Coming from Malaga Costa del Sol Airport (AGP)
Get on N-340 and drive for 5 min ( 1.7km)
Follow AP-7 to A-377. Take exit 142 from AP-7.
Drive for 55 min (90.3km)
Continue o A-377 and drive to MA-512 for 38 min (32.3km)
Coming from Gibraltar International Airport (GIB)
Take A-383, A-7, AP-7 and A-377
for 70 min (64 km)
Turn right to MA-512 and drive
for 1 min (0.4 km)
Our pick of the top restaurants in the region
WELCOME TO KARMA LA HERRIZA
Karma La Herriza is the ideal base from which to Explore the South of Spain, from ancient forests to hedonist beaches, historical sites and world class restaurants and wineries. The whitewashed town of Gaucin and its sleepy streets serve as a magnificent base for siesta and fiesta.
It’s safe to say that the rich history of Costa del Sol is firmly rooted in vibrant Málaga. The city that birthed the legendary Picasso and home to a plethora of monumental architecture, such as the Roman Theatre and Catedral de la Encarnación de Málaga, surprises visitors at every turn. Foodies and creatives rejoice, as Málaga is the absolute destination to savour a panoply of tapas dishes, washed down with local wine and followed by plenty of art gazing.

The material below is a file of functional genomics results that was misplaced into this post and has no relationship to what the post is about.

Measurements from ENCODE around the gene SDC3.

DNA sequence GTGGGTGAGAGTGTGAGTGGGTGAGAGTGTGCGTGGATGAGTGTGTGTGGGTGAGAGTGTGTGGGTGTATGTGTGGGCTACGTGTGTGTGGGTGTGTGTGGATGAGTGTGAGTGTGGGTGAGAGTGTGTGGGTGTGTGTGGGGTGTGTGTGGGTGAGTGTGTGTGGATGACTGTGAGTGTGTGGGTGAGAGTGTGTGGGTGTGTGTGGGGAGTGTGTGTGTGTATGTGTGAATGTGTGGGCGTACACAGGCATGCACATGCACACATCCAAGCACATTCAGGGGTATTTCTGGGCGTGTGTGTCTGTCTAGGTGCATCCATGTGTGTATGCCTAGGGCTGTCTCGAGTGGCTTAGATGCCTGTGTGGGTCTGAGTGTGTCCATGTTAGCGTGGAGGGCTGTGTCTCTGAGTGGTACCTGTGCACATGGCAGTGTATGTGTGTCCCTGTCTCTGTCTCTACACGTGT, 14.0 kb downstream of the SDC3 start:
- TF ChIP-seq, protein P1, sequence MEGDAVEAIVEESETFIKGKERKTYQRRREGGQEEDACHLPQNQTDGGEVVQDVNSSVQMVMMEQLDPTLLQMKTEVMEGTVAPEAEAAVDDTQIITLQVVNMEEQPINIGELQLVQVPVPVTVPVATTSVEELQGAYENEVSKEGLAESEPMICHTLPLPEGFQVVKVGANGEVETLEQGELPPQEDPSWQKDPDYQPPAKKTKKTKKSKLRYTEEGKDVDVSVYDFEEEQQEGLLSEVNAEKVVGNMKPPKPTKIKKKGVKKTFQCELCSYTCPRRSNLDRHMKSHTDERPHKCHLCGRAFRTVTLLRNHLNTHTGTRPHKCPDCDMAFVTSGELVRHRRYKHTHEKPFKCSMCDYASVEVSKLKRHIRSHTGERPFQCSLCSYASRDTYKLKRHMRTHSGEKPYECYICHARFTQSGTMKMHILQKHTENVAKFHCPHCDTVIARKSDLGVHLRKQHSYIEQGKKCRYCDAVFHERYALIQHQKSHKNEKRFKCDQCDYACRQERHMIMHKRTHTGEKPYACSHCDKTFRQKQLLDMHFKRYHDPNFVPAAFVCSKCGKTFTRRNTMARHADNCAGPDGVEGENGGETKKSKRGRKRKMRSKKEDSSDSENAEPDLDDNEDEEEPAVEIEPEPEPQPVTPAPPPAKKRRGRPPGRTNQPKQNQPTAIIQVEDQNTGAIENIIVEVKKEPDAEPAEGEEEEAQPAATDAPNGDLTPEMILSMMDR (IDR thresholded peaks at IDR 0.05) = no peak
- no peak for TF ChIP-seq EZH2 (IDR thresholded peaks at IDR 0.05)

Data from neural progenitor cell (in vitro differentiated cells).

Not to forget the stunning region of Andalusia, where Málaga is nestled, famed for its rolling countryside and gifting the world with Flamenco. Andalusia, perched on the southern coast of Spain, also boasts the cities of Seville, Granada and Cádiz; to name a few.
Tucked away in the beautiful mountains you’ll discover the enchanting Gaucin village. With a small population of less than 2,000, the quiet rural streets and medieval architecture seem even more magical – From the hills, you can even spot Morocco and the Strait of Gibraltar!
The village is renowned for its whitewashed walls and burnt orange roofs, which make the lush green backdrop pop even brighter. Karma La Herriza, just 6km from Gaucin, has followed the traditional style; taking inspiration from the spectacular aesthetics and tranquil ambiance.
We look forward to welcoming you to Karma La Herriza. We remain at your disposal for any additional information to help you plan your stay. Do not hesitate to contact us firstname.lastname@example.org
A contemporary Andalusian eatery offering wholesome proximity products with a quirky twist.
Tapas, paellas, meats, community dinners, events and an extensive selection of Malaga, Rioja and Ribera del Duero wines.
Tours with wine tastings in award winning winery in Ronda, 45 minutes from the resort. Organized daily on demand.
Open from – Monday to Friday 10:00 to 14:00 and 15:00 to 17:00
and Saturdays from 10:00 to 15:00
Puente de la Ventanilla Ctra. Ronda Campillos, Km 35, 29400, Ronda, Malaga
Weekly guided tours from the resort to the surrounding sites, including a dip in the stunning Cañón de las buitreras.
Starts from Karma La Herriza
The resort is surrounded by mountains, rivers, meadows, cork oak grooves and forests, housing the
most interesting species.